Everybody loves a good conspiracy theory; removed as they are from our mundane lives. They are our cheap thrills and guilty pleasures. Prisoner of Yakutsk by Shreyas Bhave is another such book that belongs to the genre of thriller/conspiracy theory texts. The subtitle of the book, “The Subhash Chandra Bose Mystery: Final Chapter” tells us exactly what we should expect.
Bhave has tried to solve one of the greatest mysteries of India – that of the death/disappearance of Netaji Subhash Chandra Bose, whose mysterious disappearance has baffled generations and no satisfactory answers have emerged, at least not officially.
In the Author’s Note, Bhave speaks directly to the reader about his fascination with this mystery and gives them a much-needed background into all the official investigations and their findings so far. Describing his book as “fiction presented as fact”, he gives the reader an idea not just of the background to the story that unravels but also to the great extent of research that the author has done to bring the characters to life and link the various, seemingly random, incidents together to form a gripping and fast paced narrative.
The novel opens in media res, with the characters in the middle of the climax; even though we have no idea who the characters are and how have they landed up in their present predicaments. It is an action-heavy chapter, and very cinematic in its treatment, a great hook for the readers.
The rest of the novel moves between the past and the present, with chapters alternating between the two timelines.
In the present we are introduced to Jay Rasbihari, who has come to Hong Kong in search of his long-lost mother. Here he meets Tanya, an international hacker who joins forces with him after hearing his story. Jay is no ordinary man, he is a young entrepreneur and the owner of one of the biggest emerging software companies in India, but he has sold his shares to take a break and look for his mum. And it is this search which takes him towards a greater search – that of Netaji.
The parallel storyline that runs consists of several veterans of the INA and some of their associates that have been chosen by none other than Pandit Jawahar Lal Nehru, Mahatma Gandhi and Sardar Vallabh Bhai Patel to look for Netaji Subhash Chandra Bose. Interestingly, we learn about the past through official and confidential files that consist of the details of every movement of the veterans. As the novel moves forward, the paths of the present and the past converge to a point in Yakutsk where both the searches end.
The novel takes us to Japan, Hong Kong, London, India and Russia before coming to a close. Disclosing any more here will be a great disservice to the complex plot as it needs to be read to find out any more about how the book progresses. I can say one thing though; even though the story travels through these locales, you will only meet the hotels, casinos and other such buildings. The cities are not described enough to add to the plot, besides serving as the setting.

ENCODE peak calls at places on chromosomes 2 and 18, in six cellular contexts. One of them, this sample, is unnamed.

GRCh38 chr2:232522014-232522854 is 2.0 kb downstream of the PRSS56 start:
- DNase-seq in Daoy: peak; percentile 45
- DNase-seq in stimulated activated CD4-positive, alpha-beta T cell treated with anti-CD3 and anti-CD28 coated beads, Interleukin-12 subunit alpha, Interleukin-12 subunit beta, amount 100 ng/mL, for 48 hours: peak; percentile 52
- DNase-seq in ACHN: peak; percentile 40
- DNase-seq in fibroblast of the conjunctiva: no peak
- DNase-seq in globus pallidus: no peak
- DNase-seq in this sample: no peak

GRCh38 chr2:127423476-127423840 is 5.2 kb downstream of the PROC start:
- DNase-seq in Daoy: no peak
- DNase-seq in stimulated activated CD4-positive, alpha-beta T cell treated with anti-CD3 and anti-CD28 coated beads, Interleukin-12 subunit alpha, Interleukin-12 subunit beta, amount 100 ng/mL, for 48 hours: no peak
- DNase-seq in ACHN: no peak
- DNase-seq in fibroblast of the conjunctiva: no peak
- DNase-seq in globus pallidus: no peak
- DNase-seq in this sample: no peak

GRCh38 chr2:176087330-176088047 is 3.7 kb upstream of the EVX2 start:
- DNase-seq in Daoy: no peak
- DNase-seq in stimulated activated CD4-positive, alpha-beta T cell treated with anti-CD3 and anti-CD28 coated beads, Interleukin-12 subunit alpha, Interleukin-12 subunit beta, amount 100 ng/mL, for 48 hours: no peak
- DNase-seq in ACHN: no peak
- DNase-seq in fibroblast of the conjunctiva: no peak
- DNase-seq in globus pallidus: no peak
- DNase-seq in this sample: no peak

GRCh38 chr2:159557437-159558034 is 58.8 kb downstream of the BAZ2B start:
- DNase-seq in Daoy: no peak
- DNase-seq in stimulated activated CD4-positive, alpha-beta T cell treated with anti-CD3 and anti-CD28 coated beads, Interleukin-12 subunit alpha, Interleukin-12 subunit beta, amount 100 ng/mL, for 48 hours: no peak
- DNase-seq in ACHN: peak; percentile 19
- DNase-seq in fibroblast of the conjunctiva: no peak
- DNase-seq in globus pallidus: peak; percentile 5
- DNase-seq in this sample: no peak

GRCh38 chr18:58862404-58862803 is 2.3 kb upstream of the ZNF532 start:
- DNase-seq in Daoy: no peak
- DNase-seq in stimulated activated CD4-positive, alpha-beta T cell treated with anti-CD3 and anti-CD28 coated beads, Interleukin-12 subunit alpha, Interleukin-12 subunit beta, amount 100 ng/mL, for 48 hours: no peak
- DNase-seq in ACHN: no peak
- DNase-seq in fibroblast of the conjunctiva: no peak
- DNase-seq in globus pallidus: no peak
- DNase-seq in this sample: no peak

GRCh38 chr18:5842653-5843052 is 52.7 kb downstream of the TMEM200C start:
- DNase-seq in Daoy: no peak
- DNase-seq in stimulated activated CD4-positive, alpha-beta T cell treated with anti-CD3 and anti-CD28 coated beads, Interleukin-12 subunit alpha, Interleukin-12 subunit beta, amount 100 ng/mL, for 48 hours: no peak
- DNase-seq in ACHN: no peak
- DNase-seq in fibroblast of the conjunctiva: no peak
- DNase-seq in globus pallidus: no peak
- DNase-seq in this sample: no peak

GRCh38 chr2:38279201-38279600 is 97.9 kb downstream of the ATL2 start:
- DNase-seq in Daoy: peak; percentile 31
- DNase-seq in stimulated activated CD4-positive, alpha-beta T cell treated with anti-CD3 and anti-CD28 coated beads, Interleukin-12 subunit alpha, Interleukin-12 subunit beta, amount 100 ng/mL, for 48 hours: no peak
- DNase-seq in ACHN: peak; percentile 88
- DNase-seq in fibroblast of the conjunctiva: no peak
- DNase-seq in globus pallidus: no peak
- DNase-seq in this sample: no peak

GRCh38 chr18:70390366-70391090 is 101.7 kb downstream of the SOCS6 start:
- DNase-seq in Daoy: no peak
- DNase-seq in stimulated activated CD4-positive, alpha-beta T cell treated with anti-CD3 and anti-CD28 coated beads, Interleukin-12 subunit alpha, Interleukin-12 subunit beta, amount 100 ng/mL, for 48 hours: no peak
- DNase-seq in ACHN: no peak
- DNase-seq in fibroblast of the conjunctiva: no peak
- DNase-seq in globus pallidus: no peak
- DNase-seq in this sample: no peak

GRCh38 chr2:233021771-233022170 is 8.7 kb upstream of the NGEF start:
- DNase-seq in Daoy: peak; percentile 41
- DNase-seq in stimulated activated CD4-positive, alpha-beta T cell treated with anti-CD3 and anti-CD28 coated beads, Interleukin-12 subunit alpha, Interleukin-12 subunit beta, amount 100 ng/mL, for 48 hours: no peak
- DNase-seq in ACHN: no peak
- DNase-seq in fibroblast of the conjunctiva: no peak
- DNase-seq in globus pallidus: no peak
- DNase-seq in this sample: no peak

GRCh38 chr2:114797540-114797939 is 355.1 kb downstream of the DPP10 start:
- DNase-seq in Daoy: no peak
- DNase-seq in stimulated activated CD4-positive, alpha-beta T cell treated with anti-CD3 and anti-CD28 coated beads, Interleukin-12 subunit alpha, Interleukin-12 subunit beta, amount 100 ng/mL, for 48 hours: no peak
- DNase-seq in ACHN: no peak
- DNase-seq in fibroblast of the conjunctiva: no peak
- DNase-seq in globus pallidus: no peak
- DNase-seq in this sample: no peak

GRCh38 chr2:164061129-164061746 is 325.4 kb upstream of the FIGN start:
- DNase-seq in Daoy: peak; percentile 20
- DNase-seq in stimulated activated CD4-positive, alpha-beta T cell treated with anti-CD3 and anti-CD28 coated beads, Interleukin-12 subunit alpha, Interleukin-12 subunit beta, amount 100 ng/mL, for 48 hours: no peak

There is no doubt that the book is thrilling and the plot is complicated, as it will be expected of a novel moving between the past and the present. What makes it more interesting is the presence of real life characters like Pandit Jawahar Lal Nehru, Mahatma Gandhi and Sardar Vallabh Bhai Patel and even Julian Assange (who doesn’t have anything to do with the story directly). The narration is taut and the pace is fast. The narrative is also very much action driven and reading the book often feels akin to watching a fast paced thriller, as the style becomes almost screenplay-like at times.
It is these same things which contribute to the weak points of the novel. Since it draws heavily on action, there is little scope for character development. Also, the characters come out as being cliched and stereotypical, especially the protagonists of the text. Jay is rich and intelligent and dedicated to a cause while Tanya, whose character presented the greatest problems for me, is a typical femme-fatale. Oozing sexuality and devilishly clever in both hacking and in bed, she was a disappointment. Her characterization is one big problem with the novel. She is presented from a typical “male gaze”, which is deeply discomfitting. When Tanya is introduced for the first time in the text, the writer focuses so much on her physical attributes whereas nowhere are we given such physical descriptions of Jay. When we, along with Jay, see her for the first time, this is how she is described:
“She was wearing a low-cut blue sweater that revealed enough, yet left the rest to the imagination. Her jeans were tight enough to suggest her curves yet plain enough to pass off as businesslike.”
A few lines later we see her sipping coffee and “Her lips were white with frothy foam. She licked them luxuriously.”
Another problem was with the character of Jay. For a man who has been called the future Bill Gates of India by his professors; who is so bright that he has opened his own successful company despite dropping out from IIT Mumbai and who began his career with hacking, he didn’t seem very well informed about the computing activities that took place. Had the writer addressed the issue with his characters, the novel would have felt even more engaging and interesting.
All in all, the novel is interesting while you read it, but the writing is not memorable and the entire onus of creating interest is on the plot. It’s a light read that you can gladly pick up on a fine day when you want a palate cleanser and delve into the mystery of Bose and his disappearance. Read it for the thrill, for the action-driven plot and for the real life characters which appear in the novel.
Final Rating: 3.5/5 – While the book could have been better, its merits as a thriller are wholly justified.
You can buy the book here.